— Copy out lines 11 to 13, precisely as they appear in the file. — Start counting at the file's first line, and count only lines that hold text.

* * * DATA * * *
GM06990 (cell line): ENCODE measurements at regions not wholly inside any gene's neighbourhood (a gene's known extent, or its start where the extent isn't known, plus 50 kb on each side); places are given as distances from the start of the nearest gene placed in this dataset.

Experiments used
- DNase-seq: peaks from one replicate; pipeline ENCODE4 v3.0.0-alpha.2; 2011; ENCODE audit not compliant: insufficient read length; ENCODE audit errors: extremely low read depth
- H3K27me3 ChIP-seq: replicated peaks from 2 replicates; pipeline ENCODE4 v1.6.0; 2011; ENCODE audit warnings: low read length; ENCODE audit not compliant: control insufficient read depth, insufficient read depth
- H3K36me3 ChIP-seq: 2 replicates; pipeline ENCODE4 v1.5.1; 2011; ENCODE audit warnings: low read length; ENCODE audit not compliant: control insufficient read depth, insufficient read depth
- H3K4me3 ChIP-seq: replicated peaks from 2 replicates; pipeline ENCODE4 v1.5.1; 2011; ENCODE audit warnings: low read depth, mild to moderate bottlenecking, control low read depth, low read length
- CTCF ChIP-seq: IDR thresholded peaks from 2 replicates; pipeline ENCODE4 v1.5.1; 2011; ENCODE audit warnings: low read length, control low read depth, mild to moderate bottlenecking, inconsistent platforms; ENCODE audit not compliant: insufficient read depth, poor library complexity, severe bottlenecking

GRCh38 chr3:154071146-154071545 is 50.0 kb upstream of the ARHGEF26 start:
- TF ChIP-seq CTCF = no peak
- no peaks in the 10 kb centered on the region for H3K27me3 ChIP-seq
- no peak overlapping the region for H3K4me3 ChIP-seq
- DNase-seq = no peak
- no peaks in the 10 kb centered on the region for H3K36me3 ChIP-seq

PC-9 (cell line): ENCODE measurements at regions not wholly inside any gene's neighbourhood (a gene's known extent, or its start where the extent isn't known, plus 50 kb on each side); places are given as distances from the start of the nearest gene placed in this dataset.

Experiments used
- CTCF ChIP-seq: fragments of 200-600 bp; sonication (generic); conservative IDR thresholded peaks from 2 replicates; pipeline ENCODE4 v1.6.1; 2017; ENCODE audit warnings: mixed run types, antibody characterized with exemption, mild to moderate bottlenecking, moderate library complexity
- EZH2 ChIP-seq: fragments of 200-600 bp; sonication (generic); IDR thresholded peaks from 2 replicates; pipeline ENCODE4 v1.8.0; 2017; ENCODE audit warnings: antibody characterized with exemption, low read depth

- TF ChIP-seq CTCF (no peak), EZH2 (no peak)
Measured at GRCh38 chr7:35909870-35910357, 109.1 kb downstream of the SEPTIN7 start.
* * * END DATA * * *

- no peak overlapping the region for H3K4me3 ChIP-seq
- DNase-seq = no peak
- no peaks in the 10 kb centered on the region for H3K36me3 ChIP-seq